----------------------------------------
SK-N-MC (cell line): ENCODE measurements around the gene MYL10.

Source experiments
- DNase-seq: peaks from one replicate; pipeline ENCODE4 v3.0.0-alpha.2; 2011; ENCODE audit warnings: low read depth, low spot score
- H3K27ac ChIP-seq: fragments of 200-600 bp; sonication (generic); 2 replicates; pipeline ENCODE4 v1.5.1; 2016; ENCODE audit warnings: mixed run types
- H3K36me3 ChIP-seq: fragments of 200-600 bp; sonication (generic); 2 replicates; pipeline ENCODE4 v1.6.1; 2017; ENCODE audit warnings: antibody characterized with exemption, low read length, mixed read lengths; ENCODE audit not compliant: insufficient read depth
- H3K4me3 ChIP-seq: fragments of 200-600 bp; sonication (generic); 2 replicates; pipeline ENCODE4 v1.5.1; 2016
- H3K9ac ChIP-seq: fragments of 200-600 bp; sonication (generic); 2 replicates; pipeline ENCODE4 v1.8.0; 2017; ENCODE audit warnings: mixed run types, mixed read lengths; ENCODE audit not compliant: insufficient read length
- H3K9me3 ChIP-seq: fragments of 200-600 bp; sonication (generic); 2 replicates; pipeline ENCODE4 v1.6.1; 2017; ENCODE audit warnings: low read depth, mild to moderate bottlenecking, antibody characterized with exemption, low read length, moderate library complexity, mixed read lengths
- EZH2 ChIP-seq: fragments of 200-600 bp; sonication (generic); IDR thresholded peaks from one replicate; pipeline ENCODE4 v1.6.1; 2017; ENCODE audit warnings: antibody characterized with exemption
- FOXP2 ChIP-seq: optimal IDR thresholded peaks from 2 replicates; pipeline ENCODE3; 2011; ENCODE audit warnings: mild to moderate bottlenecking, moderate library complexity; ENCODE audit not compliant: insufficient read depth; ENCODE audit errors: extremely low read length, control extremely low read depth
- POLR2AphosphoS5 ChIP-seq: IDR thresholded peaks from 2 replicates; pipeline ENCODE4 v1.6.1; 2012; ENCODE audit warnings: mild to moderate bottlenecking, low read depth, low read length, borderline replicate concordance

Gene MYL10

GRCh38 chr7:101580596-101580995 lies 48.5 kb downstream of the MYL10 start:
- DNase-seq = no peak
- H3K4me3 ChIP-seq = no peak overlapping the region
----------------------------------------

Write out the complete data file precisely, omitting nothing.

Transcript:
SK-N-MC (cell line): ENCODE measurements around the gene MYL10.

Source experiments
- DNase-seq: peaks from one replicate; pipeline ENCODE4 v3.0.0-alpha.2; 2011; ENCODE audit warnings: low read depth, low spot score
- H3K27ac ChIP-seq: fragments of 200-600 bp; sonication (generic); 2 replicates; pipeline ENCODE4 v1.5.1; 2016; ENCODE audit warnings: mixed run types
- H3K36me3 ChIP-seq: fragments of 200-600 bp; sonication (generic); 2 replicates; pipeline ENCODE4 v1.6.1; 2017; ENCODE audit warnings: antibody characterized with exemption, low read length, mixed read lengths; ENCODE audit not compliant: insufficient read depth
- H3K4me3 ChIP-seq: fragments of 200-600 bp; sonication (generic); 2 replicates; pipeline ENCODE4 v1.5.1; 2016
- H3K9ac ChIP-seq: fragments of 200-600 bp; sonication (generic); 2 replicates; pipeline ENCODE4 v1.8.0; 2017; ENCODE audit warnings: mixed run types, mixed read lengths; ENCODE audit not compliant: insufficient read length
- H3K9me3 ChIP-seq: fragments of 200-600 bp; sonication (generic); 2 replicates; pipeline ENCODE4 v1.6.1; 2017; ENCODE audit warnings: low read depth, mild to moderate bottlenecking, antibody characterized with exemption, low read length, moderate library complexity, mixed read lengths
- EZH2 ChIP-seq: fragments of 200-600 bp; sonication (generic); IDR thresholded peaks from one replicate; pipeline ENCODE4 v1.6.1; 2017; ENCODE audit warnings: antibody characterized with exemption
- FOXP2 ChIP-seq: optimal IDR thresholded peaks from 2 replicates; pipeline ENCODE3; 2011; ENCODE audit warnings: mild to moderate bottlenecking, moderate library complexity; ENCODE audit not compliant: insufficient read depth; ENCODE audit errors: extremely low read length, control extremely low read depth
- POLR2AphosphoS5 ChIP-seq: IDR thresholded peaks from 2 replicates; pipeline ENCODE4 v1.6.1; 2012; ENCODE audit warnings: mild to moderate bottlenecking, low read depth, low read length, borderline replicate concordance

Gene MYL10

GRCh38 chr7:101580596-101580995 lies 48.5 kb downstream of the MYL10 start:
- DNase-seq = no peak
- H3K4me3 ChIP-seq = no peak overlapping the region